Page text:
Any vessel that is granted domestic cabotage licence or permit on the basis of Nigerian ownership shall have such a licence or permit revoked if there is a subsequent change in the ownership structure of the vessel owner.
Penalties and Liabilities under the Cabotage Act

Any owner of a foreign-owned and or foreign-crewed vessel that engages in domestic cabotage trade without a waiver authorisation or licence commits an offence which on conviction attracts a fine of not less than N10,000,000 in cases of non-licence for domestic coastal trade; N15,000,000 in cases of operating without a licence; and or forfeiture of the offending vessel.
Section 35 of the Cabotage Act authorises the Federal High Court to impose a higher monetary fine where the Court deems such a higher fine appropriate to the offence committed.

Under the Cabotage Act, Ship owners, their Directors and company officers are also individually liable for offences committed under the Cabotage Act.

Cabotage Vessel Financing Fund
The Cabotage Act established the Cabotage Vessel Financing Fund, which Fund promotes the development of indigenous ship acquisition and manning capacity, by proving financial assistance to wholly owned Nigerian operators with domestic coastal shipping businesses.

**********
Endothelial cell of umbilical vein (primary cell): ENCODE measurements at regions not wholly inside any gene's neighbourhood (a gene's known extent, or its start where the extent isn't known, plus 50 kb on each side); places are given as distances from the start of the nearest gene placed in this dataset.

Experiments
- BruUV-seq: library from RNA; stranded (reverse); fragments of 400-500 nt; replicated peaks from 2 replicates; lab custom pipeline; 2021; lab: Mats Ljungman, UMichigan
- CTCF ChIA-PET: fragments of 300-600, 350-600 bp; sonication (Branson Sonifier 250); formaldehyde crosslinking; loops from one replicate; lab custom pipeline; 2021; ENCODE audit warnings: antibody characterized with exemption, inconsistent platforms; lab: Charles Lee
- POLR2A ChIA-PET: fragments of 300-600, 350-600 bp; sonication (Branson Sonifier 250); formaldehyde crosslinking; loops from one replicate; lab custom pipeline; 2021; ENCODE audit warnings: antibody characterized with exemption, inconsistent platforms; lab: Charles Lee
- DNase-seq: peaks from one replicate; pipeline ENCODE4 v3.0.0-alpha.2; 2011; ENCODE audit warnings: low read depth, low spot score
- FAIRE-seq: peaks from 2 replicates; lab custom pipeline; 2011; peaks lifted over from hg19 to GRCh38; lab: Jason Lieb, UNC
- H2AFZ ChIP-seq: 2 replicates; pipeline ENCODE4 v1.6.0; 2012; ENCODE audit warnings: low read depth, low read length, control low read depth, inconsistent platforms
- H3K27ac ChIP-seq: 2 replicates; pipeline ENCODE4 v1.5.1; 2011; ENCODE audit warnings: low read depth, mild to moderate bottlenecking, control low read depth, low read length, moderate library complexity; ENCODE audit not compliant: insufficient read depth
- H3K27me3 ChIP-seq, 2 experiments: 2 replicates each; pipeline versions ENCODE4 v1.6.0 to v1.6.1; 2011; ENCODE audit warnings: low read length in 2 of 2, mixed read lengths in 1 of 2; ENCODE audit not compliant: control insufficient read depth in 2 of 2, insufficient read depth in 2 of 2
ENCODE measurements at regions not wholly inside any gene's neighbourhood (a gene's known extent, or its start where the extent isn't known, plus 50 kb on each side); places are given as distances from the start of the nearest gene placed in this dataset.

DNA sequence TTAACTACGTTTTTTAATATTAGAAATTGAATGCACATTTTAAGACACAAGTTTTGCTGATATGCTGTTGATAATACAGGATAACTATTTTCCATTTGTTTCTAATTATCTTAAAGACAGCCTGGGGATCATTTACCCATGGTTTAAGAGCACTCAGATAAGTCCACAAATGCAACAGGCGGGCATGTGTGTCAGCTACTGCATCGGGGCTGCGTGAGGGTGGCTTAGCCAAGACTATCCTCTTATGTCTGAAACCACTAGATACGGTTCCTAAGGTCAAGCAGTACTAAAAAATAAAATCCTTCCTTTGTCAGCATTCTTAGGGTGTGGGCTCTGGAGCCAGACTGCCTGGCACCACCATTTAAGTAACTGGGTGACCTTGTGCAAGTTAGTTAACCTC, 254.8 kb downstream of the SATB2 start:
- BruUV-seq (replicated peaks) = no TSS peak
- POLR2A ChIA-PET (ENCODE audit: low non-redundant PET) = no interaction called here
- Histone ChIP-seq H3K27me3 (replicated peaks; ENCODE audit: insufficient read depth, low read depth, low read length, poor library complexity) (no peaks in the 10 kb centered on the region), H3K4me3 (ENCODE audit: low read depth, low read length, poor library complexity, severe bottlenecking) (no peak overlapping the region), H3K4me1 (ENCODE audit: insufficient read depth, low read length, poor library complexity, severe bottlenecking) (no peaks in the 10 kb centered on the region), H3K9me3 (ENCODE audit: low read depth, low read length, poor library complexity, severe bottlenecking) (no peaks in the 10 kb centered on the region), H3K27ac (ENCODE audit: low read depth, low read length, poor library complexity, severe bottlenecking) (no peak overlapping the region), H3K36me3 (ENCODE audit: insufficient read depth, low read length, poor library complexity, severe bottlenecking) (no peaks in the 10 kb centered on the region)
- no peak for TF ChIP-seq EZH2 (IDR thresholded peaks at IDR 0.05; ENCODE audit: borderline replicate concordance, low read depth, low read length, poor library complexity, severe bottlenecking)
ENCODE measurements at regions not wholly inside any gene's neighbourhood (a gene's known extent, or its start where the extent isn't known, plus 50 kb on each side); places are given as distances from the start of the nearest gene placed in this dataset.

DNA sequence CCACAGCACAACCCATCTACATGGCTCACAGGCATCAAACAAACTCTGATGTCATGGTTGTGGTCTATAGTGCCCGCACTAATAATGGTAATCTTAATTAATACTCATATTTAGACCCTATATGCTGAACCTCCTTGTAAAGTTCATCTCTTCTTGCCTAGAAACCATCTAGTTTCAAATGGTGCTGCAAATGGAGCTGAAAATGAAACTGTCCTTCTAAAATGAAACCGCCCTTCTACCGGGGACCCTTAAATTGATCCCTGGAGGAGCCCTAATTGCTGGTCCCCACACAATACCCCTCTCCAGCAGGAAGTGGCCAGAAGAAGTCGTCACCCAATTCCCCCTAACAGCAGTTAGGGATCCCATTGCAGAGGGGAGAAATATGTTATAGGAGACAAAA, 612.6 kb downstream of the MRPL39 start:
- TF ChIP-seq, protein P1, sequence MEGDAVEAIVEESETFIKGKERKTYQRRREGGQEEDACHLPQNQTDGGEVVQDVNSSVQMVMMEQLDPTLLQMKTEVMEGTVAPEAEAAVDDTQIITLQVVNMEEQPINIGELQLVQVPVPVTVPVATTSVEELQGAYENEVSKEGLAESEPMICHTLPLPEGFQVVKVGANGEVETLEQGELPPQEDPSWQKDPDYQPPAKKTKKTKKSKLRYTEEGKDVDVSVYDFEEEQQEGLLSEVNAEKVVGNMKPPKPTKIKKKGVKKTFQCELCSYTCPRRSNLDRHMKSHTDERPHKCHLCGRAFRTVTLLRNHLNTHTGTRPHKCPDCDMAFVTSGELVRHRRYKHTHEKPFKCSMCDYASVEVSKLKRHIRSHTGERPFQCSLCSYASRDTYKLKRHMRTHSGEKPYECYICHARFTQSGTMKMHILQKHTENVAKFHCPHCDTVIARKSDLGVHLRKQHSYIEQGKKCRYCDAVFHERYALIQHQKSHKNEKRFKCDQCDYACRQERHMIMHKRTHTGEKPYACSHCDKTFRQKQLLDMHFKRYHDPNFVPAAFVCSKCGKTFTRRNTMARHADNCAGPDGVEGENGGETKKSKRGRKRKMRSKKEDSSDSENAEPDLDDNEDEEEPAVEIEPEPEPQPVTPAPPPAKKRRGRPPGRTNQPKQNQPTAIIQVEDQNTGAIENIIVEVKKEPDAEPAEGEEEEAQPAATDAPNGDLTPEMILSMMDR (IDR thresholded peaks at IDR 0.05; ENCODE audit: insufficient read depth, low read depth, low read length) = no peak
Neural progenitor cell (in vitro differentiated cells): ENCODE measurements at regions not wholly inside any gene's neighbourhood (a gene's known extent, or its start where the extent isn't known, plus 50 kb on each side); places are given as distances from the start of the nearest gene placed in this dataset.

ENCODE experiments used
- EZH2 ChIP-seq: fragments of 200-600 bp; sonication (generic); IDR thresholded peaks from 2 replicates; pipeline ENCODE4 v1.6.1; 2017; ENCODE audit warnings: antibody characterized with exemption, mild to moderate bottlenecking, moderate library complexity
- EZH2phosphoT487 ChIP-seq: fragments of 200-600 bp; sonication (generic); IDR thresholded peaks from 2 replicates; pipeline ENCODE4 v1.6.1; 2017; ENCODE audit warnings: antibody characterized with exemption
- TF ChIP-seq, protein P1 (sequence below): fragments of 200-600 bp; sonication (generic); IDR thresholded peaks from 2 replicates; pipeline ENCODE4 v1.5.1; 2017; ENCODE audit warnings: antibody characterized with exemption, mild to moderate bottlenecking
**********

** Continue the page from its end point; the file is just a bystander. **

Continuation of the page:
The Cabotage Vessel Financing Fund is financed by among other things, a surcharge of Two per cent (2%) of the contract sum received by any vessel engaged in domestic coastal trade. Other avenues for financing the Cabotage Fund include tariffs, fines and fees received for licences and waivers under the Cabotage Act. The Cabotage Act also authorises the Nigerian National Assembly to appropriate funds to assist in the promotion of a domestic cabotage trade.

Merchant Shipping Act
Section 53 of the Cabotage Act repealed and amended the provisions of other existing legislations which are inconsistent with the Cabotage Act. One of such repealed provision is Section 5 of the Merchant Shipping Act, 2007 which had forbidden Nigerian and non-Nigerian owned vessels or ships from trading in Nigerian coastal waters except such vessel or ship is registered in Nigeria or in another Country or is exempted from registration under Nigerian Law.
Regulation 1 of the Merchant Shipping (Licensed Ships) Regulations is also repealed under the Cabotage Act.